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(Charlie L. Harper III)

Austin Mayor Steve Adler and Travis County Judge Sarah Eckhardt said that the city and county would extend the Stay Home-Work Safe orders when they expire on Friday, though they will be modified to comply with an executive order issued last week by Gov. Greg Abbott.

In the meantime, the current stay-at-home orders remain in effect, although certain elements are superseded by state rules.


"What we're talking about doing right here, right now, is trying to make the governor's order as successful as it can be," Adler said during a virtual press conference on Monday. "I want the governor's plan to succeed."

Abbott's order allowed certain businesses—including restaurants, movie theaters, malls and libraries—to reopen at limited capacity on May 1. It also explicitly prevented local jurisdictions from mandating that residents wear masks in public.

Before Abbott's order took effect, violating local mask orders was a criminal offense—though not an enforced one. (An April 13 press release issued by the city said the requirement was "substantially reliant on self-regulation," and a spokesperson for the Austin Police Department said Monday she didn't believe any citations were issued.)

Adler said he will continue and extend the local mask mandate, even though it is unenforceable.

"Well, we're going to keep face coverings mandatory in Austin and, in compliance with the Governor's new order, the only penalty for not wearing a face covering is that more people will get sick and some will die," Adler wrote in a May 2 email newsletter. "That should be penalty enough to keep us doing what's right by our community."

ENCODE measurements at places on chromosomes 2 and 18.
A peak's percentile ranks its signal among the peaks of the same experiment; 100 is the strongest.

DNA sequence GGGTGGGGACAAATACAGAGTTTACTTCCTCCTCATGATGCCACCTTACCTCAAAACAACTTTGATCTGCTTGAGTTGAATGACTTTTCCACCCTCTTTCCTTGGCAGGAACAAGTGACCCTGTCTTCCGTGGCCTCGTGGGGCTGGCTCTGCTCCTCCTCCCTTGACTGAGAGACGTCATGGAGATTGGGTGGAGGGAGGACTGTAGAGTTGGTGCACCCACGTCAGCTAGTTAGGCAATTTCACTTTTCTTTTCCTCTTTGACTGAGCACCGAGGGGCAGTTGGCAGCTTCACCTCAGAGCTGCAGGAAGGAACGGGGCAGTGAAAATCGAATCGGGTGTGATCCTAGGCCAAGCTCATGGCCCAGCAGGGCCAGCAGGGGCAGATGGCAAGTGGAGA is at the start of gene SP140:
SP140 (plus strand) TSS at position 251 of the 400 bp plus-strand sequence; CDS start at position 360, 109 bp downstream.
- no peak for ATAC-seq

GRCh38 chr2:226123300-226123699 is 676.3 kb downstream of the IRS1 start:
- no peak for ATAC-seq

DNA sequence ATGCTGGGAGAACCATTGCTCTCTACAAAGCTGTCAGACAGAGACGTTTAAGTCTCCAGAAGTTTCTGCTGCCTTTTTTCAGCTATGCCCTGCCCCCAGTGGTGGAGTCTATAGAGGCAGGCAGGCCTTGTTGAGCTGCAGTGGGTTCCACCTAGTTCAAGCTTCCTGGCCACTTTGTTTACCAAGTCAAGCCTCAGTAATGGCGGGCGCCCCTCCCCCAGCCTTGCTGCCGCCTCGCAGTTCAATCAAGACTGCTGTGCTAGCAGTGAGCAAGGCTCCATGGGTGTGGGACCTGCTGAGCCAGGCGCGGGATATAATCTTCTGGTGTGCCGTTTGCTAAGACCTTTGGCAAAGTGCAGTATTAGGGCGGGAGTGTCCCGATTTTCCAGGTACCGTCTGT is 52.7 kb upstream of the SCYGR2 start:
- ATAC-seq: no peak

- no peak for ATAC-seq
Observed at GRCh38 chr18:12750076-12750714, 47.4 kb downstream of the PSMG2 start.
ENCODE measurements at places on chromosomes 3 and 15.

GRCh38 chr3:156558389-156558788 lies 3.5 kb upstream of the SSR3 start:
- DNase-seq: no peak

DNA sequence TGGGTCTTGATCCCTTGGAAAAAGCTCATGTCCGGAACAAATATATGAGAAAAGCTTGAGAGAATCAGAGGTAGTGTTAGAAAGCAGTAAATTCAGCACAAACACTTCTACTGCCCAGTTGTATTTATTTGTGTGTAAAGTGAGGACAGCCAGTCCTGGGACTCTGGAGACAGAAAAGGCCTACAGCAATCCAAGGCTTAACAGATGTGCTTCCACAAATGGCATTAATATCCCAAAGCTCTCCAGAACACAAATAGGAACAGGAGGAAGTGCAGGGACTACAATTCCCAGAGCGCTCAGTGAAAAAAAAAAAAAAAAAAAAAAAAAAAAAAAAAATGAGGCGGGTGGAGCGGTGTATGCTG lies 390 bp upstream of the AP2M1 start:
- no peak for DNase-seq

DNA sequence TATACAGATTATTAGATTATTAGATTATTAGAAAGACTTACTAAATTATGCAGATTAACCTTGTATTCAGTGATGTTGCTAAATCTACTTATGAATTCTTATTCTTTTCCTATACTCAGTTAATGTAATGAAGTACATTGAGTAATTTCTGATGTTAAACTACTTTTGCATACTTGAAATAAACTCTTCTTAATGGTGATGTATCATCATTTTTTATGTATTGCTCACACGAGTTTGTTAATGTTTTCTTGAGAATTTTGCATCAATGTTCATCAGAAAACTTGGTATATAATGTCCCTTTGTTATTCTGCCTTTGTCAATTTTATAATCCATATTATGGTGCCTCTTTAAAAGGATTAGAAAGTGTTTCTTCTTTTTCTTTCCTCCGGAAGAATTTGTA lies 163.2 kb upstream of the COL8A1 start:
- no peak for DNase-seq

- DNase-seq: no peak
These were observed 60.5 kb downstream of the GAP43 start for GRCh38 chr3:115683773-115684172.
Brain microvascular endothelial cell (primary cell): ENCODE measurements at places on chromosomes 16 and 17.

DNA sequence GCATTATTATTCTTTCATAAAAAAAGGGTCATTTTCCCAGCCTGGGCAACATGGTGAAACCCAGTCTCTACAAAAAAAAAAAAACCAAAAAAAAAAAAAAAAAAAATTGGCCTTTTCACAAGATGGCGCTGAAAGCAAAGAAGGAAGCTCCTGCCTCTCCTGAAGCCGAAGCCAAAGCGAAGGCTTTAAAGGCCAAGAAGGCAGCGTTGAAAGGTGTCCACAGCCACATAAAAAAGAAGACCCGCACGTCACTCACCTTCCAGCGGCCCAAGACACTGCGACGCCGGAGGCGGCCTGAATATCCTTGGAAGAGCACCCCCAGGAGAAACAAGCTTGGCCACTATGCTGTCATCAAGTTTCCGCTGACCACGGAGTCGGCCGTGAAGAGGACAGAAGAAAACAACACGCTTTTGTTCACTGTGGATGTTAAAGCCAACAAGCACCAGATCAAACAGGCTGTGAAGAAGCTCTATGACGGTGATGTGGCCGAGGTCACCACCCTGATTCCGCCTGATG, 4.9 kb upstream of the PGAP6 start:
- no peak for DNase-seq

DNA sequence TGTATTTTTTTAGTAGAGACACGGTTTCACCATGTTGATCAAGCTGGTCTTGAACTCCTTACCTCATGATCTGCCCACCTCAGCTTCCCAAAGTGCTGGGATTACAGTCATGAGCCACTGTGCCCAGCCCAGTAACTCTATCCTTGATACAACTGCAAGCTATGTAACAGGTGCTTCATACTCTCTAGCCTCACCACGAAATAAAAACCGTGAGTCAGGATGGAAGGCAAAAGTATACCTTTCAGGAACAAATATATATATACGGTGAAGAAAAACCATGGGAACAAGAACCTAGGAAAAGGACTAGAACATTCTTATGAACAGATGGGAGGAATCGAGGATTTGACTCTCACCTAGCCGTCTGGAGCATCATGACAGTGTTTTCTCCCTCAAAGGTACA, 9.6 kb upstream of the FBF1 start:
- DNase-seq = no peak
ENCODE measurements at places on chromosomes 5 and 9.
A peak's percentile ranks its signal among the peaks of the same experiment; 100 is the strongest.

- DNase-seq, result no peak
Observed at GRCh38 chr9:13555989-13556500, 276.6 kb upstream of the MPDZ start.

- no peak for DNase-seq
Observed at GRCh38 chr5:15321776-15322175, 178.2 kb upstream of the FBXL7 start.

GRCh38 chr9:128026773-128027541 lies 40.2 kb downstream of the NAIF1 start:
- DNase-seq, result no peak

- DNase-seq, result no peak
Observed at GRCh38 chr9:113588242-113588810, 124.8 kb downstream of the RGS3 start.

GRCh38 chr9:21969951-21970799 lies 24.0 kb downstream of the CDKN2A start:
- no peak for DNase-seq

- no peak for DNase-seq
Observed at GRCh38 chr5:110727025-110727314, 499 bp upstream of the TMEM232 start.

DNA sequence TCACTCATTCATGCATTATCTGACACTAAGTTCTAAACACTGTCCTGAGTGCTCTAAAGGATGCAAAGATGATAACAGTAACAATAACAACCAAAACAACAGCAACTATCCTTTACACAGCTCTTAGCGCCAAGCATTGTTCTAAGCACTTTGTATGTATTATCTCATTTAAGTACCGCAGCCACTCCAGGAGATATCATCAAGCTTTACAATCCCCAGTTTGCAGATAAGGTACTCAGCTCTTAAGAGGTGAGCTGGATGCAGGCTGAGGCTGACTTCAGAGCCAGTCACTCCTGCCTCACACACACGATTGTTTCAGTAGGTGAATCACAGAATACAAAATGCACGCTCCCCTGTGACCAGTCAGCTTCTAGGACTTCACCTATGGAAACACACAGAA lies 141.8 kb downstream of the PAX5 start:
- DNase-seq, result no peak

Nonetheless, the current city, county and state orders share some common ground.

Each prohibits social gatherings, although the language varies. The governor's order requires Texans to "minimize social gatherings and minimize in-person contact with people who are not in the same household." Local orders, on the other hand, prohibit all gatherings of any number of people.

With modifications, the local orders are now aligned with the governor's order on the subject of trips, which are limited to essential activities and recently opened businesses. Despite the governor's go-ahead, many local businesses have chosen not to reopen because of financial considerations and concern they may have to close again.

Additionally, Austin City Manager Spencer Cronk will determine when city facilities—such as the Austin Animal Center and Austin Public Library branches—will reopen. "The City Manager advised that CIty operations will remain unchanged from the previous weeks to support the phased-in approach of opening our economy, and he extended city facility closures through at least May 29, 2020," a city spokesperson wrote in an emailed statement.

Local elected officials and Austin-Travis County Interim Health Authority Dr. Mark Escott have raised concerns that the governor's reopening plan is rash and risks a second surge in COVID-19 cases. Updated modeling, released publicly last week, shows that if social distancing rates fall below 80%—from the current rate of around 90%—COVID-19 cases will surge and overwhelm area hospitals.

"We have built a parachute in this community that is working," Eckhardt said at the Monday press conference. "And we should not let go of that parachute until we hit the ground. We're not there yet."

While the local orders have been modified to comply with state rules, they may soon be overruled again. Last week, Abbott said he may initiate the second phase of his reopening plan as soon as May 18, as long as a second surge in COVID-19 cases does not occur.

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